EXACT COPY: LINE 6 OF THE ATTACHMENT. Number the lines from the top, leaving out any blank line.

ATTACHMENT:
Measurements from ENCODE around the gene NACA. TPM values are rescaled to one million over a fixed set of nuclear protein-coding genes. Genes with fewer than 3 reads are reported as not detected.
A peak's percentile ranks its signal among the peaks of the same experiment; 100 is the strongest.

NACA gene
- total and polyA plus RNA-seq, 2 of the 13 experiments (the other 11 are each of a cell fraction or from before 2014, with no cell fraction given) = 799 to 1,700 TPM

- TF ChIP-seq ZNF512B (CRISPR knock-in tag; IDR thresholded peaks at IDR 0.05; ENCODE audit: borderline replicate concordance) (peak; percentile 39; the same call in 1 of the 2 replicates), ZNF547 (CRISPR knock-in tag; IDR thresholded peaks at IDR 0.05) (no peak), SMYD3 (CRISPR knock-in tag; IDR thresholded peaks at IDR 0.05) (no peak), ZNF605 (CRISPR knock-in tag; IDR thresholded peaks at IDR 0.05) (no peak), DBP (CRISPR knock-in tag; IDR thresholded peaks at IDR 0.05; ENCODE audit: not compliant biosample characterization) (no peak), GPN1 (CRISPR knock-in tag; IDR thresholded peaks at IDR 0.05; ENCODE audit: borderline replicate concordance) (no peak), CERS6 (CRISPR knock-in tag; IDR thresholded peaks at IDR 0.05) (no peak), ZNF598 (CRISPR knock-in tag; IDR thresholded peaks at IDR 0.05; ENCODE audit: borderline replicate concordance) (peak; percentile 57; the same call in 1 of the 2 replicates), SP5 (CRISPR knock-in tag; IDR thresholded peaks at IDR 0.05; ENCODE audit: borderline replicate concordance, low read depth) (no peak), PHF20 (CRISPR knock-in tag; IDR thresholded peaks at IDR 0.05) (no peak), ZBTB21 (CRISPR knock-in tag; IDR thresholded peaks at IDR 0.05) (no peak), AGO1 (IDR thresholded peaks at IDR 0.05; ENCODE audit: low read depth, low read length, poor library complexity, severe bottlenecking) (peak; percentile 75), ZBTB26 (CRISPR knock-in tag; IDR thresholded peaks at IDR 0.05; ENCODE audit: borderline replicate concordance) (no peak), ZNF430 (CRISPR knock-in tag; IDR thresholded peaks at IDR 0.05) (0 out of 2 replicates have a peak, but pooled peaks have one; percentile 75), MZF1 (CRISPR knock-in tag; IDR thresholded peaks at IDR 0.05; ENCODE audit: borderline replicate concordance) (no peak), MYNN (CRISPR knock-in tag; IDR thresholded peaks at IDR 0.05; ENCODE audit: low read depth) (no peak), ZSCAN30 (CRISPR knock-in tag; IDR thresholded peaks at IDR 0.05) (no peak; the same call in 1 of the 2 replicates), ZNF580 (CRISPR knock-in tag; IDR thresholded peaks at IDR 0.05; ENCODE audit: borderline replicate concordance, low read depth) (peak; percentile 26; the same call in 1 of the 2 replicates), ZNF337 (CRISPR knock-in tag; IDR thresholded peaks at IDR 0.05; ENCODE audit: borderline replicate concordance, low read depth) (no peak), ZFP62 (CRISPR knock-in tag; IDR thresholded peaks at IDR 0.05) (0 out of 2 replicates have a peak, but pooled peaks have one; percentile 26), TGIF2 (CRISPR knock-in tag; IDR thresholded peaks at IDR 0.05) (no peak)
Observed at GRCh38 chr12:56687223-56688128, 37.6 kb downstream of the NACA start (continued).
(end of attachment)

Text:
Observed at GRCh38 chr12:56687223-56688128, 37.6 kb downstream of the NACA start (continued).